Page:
Of course, any veterinary office could need the services of a veterinary imaging technician as could a university, research center, or wildlife rescue facility. These could all be places to look for a job. Additionally, the American Veterinary Medical Association hosts a job board featuring employment opportunities for vet techs as well as veterinarians and other trained specialists working in the field.

5. Get specialized certification through the Academy of Veterinary Technicians in Diagnostic Imaging (timeline varies).

The Academy of Veterinary Technicians in Diagnostic Imaging offers a five-year vet tech specialist certification in diagnostic imaging (VTS-DI). In addition to passing a written exam, a VTS-DI candidate must:

  • Have graduated from an AVMA-accredited program
  • Passed the VTNE exam
  • Have five to seven years of work experience (at least 10,000 hours) with a minimum 75 percent of that in diagnostic imaging
  • Have two letters of recommendation
  • Complete the vet diagnostic imaging skills form
  • Submit one year of case record logs (including at least 45 cases and six detailed case reports)
  • Show proof of at least 40 hours of continuing education
  • Offer five exam questions for future use

6. Join a professional organization.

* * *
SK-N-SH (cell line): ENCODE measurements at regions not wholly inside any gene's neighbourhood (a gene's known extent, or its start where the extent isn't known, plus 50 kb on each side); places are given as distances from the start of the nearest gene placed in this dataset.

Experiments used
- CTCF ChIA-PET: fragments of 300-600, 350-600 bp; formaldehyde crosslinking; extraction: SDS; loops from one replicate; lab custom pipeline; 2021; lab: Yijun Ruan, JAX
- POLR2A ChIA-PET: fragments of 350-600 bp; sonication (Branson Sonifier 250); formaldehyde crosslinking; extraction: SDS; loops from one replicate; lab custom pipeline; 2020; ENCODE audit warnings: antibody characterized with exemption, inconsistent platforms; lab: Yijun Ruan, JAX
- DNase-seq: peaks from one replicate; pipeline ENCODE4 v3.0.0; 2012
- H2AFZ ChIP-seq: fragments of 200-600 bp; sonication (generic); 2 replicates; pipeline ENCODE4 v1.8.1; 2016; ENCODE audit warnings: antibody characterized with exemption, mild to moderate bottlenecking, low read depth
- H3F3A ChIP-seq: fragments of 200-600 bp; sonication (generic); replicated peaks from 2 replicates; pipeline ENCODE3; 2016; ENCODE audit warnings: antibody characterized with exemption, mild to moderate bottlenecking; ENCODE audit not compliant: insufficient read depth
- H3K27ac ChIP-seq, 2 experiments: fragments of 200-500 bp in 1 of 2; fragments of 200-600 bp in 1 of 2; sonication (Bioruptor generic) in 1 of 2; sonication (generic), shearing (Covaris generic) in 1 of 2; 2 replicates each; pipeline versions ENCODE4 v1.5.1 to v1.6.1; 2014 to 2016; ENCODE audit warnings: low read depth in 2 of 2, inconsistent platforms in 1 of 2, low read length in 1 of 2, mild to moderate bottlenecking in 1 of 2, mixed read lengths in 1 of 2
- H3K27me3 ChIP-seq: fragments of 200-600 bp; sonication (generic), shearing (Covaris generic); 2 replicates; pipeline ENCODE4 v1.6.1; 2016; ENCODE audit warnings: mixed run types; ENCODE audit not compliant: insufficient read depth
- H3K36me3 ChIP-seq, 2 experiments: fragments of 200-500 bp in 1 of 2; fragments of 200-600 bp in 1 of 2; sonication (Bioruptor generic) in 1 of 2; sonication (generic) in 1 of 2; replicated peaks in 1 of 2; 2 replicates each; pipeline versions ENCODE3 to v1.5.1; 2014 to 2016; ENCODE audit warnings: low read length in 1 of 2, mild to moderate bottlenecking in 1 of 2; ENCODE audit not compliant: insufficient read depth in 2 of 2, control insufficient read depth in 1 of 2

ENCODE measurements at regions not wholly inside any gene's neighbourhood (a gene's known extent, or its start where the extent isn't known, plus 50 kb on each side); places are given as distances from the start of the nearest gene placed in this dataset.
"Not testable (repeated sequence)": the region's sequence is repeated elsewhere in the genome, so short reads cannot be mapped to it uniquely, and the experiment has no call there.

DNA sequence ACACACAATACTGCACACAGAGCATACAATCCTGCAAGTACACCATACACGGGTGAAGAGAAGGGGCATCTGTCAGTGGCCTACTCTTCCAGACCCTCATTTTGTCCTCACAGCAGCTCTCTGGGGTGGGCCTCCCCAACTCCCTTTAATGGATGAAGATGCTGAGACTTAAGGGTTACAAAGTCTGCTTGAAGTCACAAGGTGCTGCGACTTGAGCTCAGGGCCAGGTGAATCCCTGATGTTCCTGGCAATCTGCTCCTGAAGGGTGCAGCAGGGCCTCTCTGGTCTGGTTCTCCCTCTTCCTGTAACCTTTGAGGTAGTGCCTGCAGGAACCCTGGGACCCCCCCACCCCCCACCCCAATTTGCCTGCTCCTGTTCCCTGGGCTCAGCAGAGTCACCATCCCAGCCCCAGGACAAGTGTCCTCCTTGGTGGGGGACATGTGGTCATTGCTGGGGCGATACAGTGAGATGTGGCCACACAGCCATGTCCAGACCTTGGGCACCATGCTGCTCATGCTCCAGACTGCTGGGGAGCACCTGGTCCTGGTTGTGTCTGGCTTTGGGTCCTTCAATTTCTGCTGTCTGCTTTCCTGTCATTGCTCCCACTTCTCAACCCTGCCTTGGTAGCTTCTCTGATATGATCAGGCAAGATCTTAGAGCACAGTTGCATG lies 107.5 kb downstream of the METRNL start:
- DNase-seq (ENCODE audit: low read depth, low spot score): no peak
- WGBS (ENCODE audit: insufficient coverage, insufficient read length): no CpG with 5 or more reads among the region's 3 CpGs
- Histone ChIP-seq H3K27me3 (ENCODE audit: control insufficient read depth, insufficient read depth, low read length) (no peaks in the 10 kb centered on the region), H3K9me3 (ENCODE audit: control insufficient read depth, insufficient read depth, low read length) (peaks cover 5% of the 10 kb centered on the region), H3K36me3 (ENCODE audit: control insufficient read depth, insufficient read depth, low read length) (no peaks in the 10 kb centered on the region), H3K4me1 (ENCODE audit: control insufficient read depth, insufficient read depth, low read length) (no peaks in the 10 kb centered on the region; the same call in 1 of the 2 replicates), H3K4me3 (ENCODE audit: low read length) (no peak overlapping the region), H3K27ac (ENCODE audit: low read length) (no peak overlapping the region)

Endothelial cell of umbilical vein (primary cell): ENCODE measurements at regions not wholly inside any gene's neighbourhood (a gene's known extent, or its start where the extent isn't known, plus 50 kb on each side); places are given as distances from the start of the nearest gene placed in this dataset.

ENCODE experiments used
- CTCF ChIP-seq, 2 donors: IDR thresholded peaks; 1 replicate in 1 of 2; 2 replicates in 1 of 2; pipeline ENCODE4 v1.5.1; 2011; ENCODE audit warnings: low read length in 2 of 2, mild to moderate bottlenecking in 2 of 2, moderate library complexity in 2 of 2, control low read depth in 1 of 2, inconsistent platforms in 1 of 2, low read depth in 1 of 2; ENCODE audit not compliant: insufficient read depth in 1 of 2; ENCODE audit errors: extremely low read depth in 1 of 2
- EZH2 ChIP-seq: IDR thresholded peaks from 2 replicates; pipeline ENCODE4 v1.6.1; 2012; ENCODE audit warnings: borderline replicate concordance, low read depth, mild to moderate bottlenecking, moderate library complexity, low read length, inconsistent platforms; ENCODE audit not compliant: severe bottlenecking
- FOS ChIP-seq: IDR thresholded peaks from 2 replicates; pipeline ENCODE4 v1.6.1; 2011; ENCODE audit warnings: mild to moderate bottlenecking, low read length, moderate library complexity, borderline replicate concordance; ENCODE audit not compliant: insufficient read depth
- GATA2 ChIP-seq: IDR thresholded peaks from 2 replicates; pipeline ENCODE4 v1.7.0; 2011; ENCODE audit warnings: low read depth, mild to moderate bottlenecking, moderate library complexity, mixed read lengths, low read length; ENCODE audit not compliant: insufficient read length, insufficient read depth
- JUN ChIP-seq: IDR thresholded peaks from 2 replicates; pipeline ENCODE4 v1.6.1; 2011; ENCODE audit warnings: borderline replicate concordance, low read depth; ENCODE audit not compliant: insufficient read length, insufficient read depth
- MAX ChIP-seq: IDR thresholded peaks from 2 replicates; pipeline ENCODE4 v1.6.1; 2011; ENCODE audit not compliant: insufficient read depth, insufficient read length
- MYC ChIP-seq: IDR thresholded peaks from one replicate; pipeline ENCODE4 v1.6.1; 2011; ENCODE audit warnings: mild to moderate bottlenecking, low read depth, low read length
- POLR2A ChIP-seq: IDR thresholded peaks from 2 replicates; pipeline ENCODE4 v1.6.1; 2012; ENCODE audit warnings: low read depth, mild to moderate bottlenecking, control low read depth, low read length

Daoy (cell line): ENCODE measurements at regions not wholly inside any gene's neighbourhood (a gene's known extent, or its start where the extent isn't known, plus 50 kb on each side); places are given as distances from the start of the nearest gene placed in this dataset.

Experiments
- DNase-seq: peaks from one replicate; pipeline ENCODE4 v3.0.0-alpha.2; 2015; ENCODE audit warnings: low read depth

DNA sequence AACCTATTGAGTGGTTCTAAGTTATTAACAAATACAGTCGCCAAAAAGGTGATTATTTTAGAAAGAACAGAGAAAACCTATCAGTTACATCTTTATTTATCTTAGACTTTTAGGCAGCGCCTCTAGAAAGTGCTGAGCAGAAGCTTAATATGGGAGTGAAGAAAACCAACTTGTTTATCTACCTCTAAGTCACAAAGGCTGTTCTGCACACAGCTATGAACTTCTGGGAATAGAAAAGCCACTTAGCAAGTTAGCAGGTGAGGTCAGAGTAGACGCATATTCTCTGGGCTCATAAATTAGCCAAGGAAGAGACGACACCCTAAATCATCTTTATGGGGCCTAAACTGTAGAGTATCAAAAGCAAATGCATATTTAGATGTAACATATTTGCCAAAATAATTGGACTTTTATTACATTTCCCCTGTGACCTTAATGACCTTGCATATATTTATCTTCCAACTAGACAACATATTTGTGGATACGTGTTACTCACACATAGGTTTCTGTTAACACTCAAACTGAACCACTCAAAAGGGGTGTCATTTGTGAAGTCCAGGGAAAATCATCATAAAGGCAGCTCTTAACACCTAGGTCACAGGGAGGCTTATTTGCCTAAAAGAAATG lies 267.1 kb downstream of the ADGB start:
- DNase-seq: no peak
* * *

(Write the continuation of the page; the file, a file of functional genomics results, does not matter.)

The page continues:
After meeting the requirements to work in a state and becoming a registered vet technician (RVT), licensed vet technician (LVT), or certified vet technician (CVT), graduates of veterinary technician schools or similar programs may want to join a professional organization such as the National Association of Veterinary Technicians in America. This organization offers tiered-membership levels, including active, associate, and student. It provides networking opportunities, information on continuing education, and news on upcoming conferences and events.

The Academy of Veterinary Technicians in Diagnostic Imaging and the American College of Veterinary Radiology also offers various membership categories for vet radiology tech professionals. The ACVR Society sponsors other sub-specialty societies including the Ultrasound, CT/MRI, Nuclear Medicine, and Large Animal Diagnostic Imaging Societies. Members can benefit from networking opportunities, case-based learning materials, a subscription to the Journal of Veterinary Radiology & Ultrasound, reduced registration fees to the annual ACVR conference, and other perks.